thereof, or a combination of such a copolymer and a bentonite type clay, and the resulting agglomerates.

In still another aspect, the present invention is directed to a method of pelletizing finely divided particles of a mineral or ore such as taconite using a binding amount of a bentonite type of clay and a water-soluble graft copolymer of acrylic acid with a polyhydroxy polymeric compound, including water-soluble salts thereof, said graft copolymer being present in an amount sufficient to produce pellets which have a greater strength and cohesiveness than if the clay alone were used, and the resulting pellets.

In a further aspect, the present invention is directed to a method of pelletizing finely divided particles of a mineral or ore such as taconite using a binder consisting essentially of a water-soluble graft copolymer of acrylic acid with a polyhydroxy polymeric compound, including water-soluble salts thereof, and a native or sub-bentonitic clay, said graft copolymer being present in an amount sufficient to enhance the effectiveness of the clay as a binder, and the resulting pellets.

In a still further aspect, the present invention is directed to a method of pelletizing finely divided particles of a mineral or ore such as taconite using a binder consisting essentially of a Western bentonite (natural sodium bentonitic clay) and a water-soluble graft copolymer of acrylic acid with a polyhydroxy polymeric compound, including water-soluble salts thereof, and the resulting pellets.

One important advantage in the use of the graft copolymers, either alone or in combination with clay, in the agglomeration of finely divided material is that the water content of the mixture to be agglomerated is generally less critical than it has heretofore been. For example, the water content of a graft copolymer-clay binder composition for pelletizing taconite is less critical and may vary over a wider range than when clay alone is used.

DESCRIPTION OF THE PREFERRED EMBODIMENTS The graft copolymers of this invention are useful as binders, either alone or in combination with a bentonite type clay, in processes for the agglomeration of a wide variety of finely divided materials. The material to be pelletized in accordance with this invention may be almost any type of metallic mineral or ore. For example, the predominant metal constituent may be lead, copper, nickel, zinc, uranium, iron, and the like. Mixtures of the above metals or any other metal occurring in the free or molecularly combined natural state as a -mineral, or any combination of the above, or other metals which are capable of pelletization may be agglomerated in accordance with this invention. Particularly effective results are realized in the pelletization of minerals predominantly containing iron. The material to be pelletized may contain iron ore deposits coming directly from the mining site, from ore tailings." flue dust, cold and hot finds from a sinter process, or iron ore which is found in a sludge condition as aqueous iron ore concentrates from natural sources or recovered from various processes. Any one of these sources 7 of iron or any possible combination thereof may be employed according to their availability and particular process set-up of the pelletizing unit. Iron ore or any of a wide variety of the following minerals may form a part of the material to be pelletized: magnetite, hematite, limonite, goethite, siderite, franklinite, ilmenite, chromite, pyrite, and the like.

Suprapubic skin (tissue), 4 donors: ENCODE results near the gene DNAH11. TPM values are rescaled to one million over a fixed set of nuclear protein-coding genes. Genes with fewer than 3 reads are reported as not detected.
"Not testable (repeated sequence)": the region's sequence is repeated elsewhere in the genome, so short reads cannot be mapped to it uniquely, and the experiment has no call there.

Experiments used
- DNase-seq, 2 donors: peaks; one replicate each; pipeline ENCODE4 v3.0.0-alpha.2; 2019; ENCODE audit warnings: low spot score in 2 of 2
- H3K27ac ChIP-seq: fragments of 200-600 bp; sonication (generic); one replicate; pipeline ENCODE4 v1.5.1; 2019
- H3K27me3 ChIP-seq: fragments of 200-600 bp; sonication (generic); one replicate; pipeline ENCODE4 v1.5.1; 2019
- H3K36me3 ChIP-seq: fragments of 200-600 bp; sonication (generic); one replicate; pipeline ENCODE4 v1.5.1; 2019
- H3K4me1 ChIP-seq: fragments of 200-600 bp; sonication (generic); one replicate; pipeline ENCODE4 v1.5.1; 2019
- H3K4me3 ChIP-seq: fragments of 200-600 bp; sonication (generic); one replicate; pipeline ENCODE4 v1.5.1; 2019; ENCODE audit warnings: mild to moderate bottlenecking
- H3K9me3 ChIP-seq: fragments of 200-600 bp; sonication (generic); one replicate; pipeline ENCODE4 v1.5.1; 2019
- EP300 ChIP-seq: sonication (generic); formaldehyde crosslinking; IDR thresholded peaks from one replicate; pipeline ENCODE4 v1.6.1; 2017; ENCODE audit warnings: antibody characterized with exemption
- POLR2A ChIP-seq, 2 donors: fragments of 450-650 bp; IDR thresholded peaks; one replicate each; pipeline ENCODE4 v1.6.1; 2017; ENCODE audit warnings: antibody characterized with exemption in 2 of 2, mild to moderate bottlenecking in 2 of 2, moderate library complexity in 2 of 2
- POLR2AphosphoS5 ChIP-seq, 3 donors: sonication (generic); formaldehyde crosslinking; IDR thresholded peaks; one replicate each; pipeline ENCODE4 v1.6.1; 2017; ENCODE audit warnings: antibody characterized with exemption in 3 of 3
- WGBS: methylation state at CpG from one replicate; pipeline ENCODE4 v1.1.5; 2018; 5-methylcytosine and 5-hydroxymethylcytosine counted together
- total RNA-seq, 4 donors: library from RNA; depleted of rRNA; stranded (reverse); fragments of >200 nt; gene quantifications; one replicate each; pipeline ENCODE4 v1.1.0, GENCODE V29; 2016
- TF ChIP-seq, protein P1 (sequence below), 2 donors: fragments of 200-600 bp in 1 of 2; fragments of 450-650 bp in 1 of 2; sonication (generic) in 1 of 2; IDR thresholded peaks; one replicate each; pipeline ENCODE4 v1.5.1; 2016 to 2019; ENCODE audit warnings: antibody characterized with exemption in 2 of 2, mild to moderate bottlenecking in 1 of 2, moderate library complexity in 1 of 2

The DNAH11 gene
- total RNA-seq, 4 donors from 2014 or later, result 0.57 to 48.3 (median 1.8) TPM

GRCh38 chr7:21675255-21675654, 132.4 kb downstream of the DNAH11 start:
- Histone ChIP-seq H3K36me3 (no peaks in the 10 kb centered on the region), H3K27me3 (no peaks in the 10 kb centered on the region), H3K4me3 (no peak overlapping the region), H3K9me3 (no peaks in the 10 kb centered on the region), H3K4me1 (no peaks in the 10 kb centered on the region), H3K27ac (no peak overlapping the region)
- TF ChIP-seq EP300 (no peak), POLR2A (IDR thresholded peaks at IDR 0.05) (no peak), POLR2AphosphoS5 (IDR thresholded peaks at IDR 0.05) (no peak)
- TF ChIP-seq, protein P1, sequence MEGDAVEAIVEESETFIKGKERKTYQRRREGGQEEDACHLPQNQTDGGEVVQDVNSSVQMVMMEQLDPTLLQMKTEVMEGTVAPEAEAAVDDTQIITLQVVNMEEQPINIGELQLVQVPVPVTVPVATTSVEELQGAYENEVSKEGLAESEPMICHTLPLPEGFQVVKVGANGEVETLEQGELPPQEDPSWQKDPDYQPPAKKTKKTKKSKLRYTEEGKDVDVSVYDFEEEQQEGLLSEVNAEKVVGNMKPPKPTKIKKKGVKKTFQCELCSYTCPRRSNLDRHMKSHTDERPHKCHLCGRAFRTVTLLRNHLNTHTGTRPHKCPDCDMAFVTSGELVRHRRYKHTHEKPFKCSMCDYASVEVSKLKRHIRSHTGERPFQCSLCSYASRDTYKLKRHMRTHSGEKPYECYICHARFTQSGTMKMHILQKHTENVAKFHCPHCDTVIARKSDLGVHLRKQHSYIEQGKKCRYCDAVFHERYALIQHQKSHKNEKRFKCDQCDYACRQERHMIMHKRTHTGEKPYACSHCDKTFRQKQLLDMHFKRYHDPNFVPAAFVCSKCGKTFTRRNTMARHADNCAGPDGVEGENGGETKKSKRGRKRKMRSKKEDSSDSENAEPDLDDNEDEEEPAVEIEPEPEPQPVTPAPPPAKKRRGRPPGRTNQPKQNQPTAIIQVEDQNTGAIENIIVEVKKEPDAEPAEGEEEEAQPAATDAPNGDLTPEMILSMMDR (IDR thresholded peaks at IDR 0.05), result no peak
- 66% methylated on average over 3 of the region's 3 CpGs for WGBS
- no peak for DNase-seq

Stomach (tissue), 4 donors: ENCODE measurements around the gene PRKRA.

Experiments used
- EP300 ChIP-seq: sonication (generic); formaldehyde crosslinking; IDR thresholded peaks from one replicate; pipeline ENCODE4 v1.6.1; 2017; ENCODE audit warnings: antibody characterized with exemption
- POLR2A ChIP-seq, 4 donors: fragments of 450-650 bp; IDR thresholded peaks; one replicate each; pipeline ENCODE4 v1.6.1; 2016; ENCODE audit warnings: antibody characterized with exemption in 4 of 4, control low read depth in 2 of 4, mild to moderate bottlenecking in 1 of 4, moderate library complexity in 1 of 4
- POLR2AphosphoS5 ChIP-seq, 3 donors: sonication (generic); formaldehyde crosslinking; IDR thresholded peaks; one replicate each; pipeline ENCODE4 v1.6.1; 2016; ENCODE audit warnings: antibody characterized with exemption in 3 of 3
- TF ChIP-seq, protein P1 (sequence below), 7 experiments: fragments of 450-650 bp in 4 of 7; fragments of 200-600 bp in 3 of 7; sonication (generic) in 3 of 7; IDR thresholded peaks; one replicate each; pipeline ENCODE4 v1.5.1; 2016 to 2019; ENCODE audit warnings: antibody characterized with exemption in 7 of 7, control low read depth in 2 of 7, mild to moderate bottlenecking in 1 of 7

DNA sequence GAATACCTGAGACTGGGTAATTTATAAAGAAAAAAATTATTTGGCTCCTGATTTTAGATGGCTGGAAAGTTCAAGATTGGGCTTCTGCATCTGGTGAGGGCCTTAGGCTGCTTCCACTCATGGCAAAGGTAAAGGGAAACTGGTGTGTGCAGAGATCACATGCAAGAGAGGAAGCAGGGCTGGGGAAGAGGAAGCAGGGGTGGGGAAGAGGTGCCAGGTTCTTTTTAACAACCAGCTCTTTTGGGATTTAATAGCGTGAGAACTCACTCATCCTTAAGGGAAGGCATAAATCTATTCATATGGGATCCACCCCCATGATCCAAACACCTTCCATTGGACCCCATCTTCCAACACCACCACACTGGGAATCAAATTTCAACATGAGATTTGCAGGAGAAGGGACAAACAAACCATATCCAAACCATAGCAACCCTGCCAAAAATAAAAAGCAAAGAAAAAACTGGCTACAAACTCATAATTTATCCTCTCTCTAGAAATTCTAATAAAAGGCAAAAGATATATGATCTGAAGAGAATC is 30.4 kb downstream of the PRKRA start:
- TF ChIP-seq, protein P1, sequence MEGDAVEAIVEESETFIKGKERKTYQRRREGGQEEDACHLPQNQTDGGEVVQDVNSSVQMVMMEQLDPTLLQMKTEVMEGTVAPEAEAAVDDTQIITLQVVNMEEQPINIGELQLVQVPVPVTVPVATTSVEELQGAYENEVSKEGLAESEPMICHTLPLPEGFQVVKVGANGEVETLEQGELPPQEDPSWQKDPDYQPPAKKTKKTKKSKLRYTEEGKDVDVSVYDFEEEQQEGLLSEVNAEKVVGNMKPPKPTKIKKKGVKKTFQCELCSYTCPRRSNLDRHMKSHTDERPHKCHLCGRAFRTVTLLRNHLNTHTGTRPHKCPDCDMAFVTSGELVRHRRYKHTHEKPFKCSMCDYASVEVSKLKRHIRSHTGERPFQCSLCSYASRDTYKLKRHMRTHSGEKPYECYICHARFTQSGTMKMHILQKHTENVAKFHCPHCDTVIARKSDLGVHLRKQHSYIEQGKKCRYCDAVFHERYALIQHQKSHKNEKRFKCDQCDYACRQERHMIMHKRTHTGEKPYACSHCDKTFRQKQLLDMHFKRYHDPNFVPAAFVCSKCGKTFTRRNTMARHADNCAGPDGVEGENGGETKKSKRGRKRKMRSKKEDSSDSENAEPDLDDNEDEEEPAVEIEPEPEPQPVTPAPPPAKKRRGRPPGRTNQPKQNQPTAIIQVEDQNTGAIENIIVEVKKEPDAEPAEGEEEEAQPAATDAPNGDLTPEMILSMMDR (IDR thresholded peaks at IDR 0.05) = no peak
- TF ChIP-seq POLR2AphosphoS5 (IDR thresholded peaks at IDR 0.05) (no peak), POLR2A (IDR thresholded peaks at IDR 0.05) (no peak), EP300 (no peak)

Minerals other than metallic minerals which may be agglomerated in accordance with this invention include phosphate rock, limestone, vtalc and dolomite. Still other materials which may be agglomerated in accordance with this invention are fertilizer materials. such as potassium sulfate, potassium chloride and the double sulfate of potassium and magnesium; magnesium oxide; animal feeds such as calcium phosphates; carbon black; coal fines; sodium bisulfate; catalyst mixtures; refractory gunning mixes; glass batch mixes; tungsten carbide; and antimony.

The material to be agglomerated is desirably about percent -l00 mesh. Finely divided material having a size of about 90 percent 200 mesh is most appropriate for the practice of this invention, but material as small as about 90 percent 325 mesh can be employed.

The graft copolymers which are useful in the method of this invention are water-soluble graft copolymers prepared by copolymerizing acrylic acid with a minor amount of a polyhydroxy polymeric compound substrate other than methyl cellulose, and water-soluble salts thereof. The amount of the polyhydroxy polymeric compound which is reacted with acrylic acid may vary between about 0.1 and about 10.0 percent, preferably between about 0.25 and about 5.0 percent. based on the total weight of the acrylic acid used.